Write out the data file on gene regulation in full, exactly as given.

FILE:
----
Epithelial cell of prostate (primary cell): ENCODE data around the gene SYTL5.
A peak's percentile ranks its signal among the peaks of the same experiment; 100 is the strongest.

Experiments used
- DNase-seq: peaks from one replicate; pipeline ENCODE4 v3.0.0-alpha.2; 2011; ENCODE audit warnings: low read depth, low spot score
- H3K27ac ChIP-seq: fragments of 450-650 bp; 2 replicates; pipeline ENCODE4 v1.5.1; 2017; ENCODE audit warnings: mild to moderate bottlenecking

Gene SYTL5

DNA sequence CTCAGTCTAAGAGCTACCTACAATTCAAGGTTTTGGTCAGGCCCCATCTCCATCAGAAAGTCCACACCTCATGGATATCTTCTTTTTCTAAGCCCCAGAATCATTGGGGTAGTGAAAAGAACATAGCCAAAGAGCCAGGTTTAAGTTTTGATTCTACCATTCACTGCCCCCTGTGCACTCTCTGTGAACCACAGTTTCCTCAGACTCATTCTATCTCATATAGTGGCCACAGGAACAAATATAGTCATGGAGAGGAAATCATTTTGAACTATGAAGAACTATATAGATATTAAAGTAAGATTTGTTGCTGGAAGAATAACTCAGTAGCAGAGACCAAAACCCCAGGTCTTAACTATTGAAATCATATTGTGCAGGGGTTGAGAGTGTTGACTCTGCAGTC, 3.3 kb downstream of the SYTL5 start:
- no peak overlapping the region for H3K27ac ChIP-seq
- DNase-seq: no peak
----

Epithelial cell of prostate (primary cell): ENCODE data around the gene SYTL5.
A peak's percentile ranks its signal among the peaks of the same experiment; 100 is the strongest.

Experiments used
- DNase-seq: peaks from one replicate; pipeline ENCODE4 v3.0.0-alpha.2; 2011; ENCODE audit warnings: low read depth, low spot score
- H3K27ac ChIP-seq: fragments of 450-650 bp; 2 replicates; pipeline ENCODE4 v1.5.1; 2017; ENCODE audit warnings: mild to moderate bottlenecking

Gene SYTL5

DNA sequence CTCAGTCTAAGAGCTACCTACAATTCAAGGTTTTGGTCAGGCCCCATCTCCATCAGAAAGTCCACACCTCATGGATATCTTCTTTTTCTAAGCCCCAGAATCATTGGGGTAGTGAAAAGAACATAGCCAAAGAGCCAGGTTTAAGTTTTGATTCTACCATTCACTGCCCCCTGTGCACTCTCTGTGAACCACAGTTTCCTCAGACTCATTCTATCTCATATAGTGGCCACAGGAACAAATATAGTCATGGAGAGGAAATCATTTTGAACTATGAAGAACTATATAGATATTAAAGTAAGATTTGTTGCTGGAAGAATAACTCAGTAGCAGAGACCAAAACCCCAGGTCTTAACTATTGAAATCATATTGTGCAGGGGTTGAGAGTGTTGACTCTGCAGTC, 3.3 kb downstream of the SYTL5 start:
- no peak overlapping the region for H3K27ac ChIP-seq
- DNase-seq: no peak